I really think eating choices at Disney World can make or break a day, especially if you have a couple of young ones in tow. We found there’s really no way to go on the cheap since a burger at the counter service window cost about $7, and most of the time it was worth the extra few dollars to sit at a restaurant table, order real food and be tended to while we tended the children and planned the next leg of our Amazing Adventure.
Whether you like things planned down to 15 minute blocks of time (like my husband) or prefer to go spontaneous and see what you see (like me) you may want to have a plan loosely based on restaurant reservations you’ve made in advance…excuse me. They call them ‘priority seating bookings’ not ‘reservations’ which simply means you are on the list and will be seated soon, unlike the dozens of disappointed families who didn’t call ahead and will carry their screaming children away from the podium while you wait for your table.
Since we had two little ones on our most recent trip, (we went as a childfree couple about 10 years ago…the contrast is stark) we hit a bunch of character meals. The benefit of going to character meals with your children is that you can tell them that standing in line for a two hour wait to get a character autograph in the park will not be tolerated. I was aghast at the hundreds (thousands?) of families willing to do this!
Crystal Palace Buffet – fantastic. The food was outstanding, the theming was flawless, and the Pooh characters were a big hit with the kids.
Chef Mickey’s Breakfast – I’d do it again. Great food, fun atmosphere, and you’re literally under the monorail so if you book your table early enough in the morning you can make a fast escape directly into the MK as the gates open.
Liberty Tree Tavern – Okay. Family style meals made this one a little easier. Fun classic characters like Goofy, Pluto, Chip and Dale.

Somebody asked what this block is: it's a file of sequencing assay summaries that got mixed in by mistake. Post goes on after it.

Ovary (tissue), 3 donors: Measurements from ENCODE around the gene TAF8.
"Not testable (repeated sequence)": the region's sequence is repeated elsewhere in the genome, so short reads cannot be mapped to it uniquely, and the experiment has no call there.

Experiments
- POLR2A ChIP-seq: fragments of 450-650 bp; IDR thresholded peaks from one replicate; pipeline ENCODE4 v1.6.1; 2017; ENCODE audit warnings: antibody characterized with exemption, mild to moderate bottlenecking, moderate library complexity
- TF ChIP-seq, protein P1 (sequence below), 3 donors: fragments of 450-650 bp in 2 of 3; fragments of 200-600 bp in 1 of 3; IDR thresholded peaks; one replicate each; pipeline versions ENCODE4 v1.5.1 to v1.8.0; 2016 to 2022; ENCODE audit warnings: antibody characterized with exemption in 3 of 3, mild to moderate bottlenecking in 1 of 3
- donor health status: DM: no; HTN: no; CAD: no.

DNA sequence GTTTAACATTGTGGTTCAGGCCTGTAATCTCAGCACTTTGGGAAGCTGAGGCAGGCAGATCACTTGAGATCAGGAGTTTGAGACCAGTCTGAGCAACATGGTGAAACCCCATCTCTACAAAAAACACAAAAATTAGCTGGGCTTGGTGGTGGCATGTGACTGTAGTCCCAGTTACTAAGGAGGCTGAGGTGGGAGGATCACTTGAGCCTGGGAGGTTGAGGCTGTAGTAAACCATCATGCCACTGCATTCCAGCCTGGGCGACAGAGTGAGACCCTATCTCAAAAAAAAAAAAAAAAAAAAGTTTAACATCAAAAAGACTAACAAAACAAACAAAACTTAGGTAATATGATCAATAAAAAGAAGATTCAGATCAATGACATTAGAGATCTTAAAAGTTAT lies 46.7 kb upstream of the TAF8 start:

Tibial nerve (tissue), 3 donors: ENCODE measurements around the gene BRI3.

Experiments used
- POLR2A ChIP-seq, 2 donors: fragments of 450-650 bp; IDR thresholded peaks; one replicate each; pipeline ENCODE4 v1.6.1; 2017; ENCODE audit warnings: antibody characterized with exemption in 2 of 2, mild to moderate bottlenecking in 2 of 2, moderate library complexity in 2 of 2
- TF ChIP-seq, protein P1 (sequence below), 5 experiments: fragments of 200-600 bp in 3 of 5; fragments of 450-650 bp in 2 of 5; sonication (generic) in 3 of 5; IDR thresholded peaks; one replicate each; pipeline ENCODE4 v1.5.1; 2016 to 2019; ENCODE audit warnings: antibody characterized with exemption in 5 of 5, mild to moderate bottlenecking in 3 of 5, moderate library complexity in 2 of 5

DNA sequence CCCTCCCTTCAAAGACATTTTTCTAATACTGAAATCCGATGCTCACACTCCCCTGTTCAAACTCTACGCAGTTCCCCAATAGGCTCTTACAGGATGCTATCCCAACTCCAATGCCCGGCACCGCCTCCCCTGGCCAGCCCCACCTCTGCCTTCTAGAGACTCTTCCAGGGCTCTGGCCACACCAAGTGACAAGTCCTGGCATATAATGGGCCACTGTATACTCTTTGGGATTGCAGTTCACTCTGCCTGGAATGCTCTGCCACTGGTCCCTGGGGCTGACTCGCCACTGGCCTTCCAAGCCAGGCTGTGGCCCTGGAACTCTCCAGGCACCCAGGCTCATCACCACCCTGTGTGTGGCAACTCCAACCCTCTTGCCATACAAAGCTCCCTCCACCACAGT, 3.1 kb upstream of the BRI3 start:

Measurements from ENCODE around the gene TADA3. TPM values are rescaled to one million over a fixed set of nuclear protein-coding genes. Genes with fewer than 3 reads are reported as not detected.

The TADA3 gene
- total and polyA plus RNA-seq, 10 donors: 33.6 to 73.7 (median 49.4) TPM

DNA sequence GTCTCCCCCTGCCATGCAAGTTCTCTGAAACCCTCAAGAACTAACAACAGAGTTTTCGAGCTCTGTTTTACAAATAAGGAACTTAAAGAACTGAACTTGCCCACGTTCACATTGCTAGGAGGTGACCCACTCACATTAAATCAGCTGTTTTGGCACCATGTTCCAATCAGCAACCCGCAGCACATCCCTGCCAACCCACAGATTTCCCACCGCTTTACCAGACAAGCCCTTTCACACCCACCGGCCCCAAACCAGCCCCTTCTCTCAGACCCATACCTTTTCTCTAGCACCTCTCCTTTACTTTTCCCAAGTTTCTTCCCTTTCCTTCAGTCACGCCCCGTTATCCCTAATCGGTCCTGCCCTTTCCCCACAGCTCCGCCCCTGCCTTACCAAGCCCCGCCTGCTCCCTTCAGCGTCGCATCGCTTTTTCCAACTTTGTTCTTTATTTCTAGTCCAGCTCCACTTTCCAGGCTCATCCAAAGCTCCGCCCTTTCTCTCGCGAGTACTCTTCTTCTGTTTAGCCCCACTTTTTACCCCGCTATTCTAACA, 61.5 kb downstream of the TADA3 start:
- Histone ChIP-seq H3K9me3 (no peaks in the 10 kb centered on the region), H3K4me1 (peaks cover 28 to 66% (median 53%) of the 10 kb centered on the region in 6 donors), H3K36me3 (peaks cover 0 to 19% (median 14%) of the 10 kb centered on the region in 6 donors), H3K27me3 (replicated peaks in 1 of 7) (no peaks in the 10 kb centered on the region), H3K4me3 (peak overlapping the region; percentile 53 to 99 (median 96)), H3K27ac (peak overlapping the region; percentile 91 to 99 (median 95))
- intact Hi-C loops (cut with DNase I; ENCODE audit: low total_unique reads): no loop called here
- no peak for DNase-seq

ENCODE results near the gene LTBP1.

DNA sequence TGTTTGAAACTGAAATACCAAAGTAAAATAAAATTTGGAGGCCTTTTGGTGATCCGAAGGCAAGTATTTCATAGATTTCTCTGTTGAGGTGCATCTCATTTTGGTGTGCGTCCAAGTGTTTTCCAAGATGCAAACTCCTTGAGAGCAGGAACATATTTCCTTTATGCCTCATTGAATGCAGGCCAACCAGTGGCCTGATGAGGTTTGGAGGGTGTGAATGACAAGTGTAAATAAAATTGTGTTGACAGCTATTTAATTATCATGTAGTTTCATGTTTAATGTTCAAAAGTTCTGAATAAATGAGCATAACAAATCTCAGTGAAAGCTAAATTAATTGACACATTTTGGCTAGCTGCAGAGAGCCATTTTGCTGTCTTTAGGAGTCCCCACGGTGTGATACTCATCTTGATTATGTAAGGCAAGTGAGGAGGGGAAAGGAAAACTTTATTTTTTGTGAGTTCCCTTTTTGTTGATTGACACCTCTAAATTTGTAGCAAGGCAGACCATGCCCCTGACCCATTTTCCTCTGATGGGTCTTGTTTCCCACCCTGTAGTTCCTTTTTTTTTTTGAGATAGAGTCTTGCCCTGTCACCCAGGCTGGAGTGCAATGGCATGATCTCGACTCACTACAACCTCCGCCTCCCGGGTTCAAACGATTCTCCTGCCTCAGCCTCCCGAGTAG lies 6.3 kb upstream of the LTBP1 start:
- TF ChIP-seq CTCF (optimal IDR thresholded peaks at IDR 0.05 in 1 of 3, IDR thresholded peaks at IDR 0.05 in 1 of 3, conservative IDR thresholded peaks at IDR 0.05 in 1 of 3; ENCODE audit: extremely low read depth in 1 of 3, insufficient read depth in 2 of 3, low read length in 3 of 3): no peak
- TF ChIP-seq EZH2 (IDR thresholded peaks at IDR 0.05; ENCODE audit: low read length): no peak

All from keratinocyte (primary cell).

Restaurantosaurus – Breakfast buffet. Really stupid name, but it was a great way to start the day at Animal Kindom.
We also had dinner at Cinderella’s Royal Table in the castle. While this isn’t technically a character meal, it seems to be the only way one can meet Cinderella, so it’s wildly popular among families with young girls. The downside is that it is shockingly overpriced, the menu isn’t very kid friendly, the food is miserable and tasteless, and the service sucked princess ass the night we ate there. M’Lady thinks next time we’ll book our table so we can wait in the Grand Hall and chat with Cinderella, but change our minds about eating before we’re taken to our seats! (nice way to model integrity for the kiddoes, right?)
Eating at Epcot can be a nightmare…or a great treat. Again, plan way ahead and plan wisely. If you book a table at the Rose & Crown, ask for terrace seating, and time your meal right (the reservation staff will help you with this) you can be finishing your pint just as Illuminations starts right in front of you.
The Coral Reef restaurant in the Living Seas building was also a hit with our family, since the baby goes ape over fish and there we were, seated next to the room-size window of a building-size aquarium.
The Rainforest Cafe in Animal Kingdom was also pretty good, and I’m sure there were more but this is turning into a guidesite.
And speaking of guidesites, we dug around fan sites and used the official Disney site to plan our trip. As a compromise to our vastly different and often conflicting approaches to time management, my husband and I agreed on a tri-fold sheet of paper that acted as our daily planner for each day. Morning. Afternoon. Evening. Each block had priority seating bookings we had to hit (or a counter service option) and our list of must see attractions in the vicinity.
So, I guess we kind of ate our way through Disney, but it worked very well. Mind you, we were there for 14 days :eek: while FarmMan attended a symposium.